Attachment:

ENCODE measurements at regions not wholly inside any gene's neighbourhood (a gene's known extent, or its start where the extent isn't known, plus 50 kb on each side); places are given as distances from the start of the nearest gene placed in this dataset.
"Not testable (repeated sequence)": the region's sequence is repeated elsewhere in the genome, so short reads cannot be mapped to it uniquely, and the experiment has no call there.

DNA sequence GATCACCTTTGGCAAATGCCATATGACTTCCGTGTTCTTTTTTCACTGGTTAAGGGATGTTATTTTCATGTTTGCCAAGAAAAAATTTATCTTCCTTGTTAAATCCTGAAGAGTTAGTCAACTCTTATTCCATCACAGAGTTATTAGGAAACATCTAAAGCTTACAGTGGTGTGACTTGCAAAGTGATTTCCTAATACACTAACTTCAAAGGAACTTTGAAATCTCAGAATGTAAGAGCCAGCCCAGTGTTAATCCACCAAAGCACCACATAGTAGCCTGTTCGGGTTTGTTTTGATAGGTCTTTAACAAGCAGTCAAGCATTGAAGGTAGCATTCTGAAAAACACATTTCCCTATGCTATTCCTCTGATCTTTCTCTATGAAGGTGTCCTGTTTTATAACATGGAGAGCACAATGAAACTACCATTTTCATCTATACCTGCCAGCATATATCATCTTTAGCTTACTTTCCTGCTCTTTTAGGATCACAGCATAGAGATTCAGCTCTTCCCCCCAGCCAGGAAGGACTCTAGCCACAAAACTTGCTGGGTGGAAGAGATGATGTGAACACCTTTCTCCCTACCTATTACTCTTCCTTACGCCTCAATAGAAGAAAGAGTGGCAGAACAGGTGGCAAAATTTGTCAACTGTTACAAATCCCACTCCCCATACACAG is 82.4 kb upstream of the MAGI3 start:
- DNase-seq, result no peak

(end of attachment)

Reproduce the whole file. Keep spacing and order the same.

ENCODE measurements at regions not wholly inside any gene's neighbourhood (a gene's known extent, or its start where the extent isn't known, plus 50 kb on each side); places are given as distances from the start of the nearest gene placed in this dataset.
"Not testable (repeated sequence)": the region's sequence is repeated elsewhere in the genome, so short reads cannot be mapped to it uniquely, and the experiment has no call there.

DNA sequence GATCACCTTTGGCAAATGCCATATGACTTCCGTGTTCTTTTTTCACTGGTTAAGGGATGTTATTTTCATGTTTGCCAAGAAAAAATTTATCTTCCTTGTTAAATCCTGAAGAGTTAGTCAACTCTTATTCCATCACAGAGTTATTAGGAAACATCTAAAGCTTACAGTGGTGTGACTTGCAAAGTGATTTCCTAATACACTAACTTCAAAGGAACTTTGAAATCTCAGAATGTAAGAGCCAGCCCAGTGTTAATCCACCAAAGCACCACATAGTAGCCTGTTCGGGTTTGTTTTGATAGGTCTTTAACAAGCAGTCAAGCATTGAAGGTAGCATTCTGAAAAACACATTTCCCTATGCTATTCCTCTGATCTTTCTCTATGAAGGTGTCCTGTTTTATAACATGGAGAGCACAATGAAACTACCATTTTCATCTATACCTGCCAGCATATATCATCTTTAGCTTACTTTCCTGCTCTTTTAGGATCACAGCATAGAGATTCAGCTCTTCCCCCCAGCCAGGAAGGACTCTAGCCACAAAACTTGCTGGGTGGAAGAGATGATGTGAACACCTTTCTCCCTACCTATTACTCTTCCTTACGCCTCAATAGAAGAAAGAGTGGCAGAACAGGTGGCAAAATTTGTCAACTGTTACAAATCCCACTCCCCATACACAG is 82.4 kb upstream of the MAGI3 start:
- DNase-seq, result no peak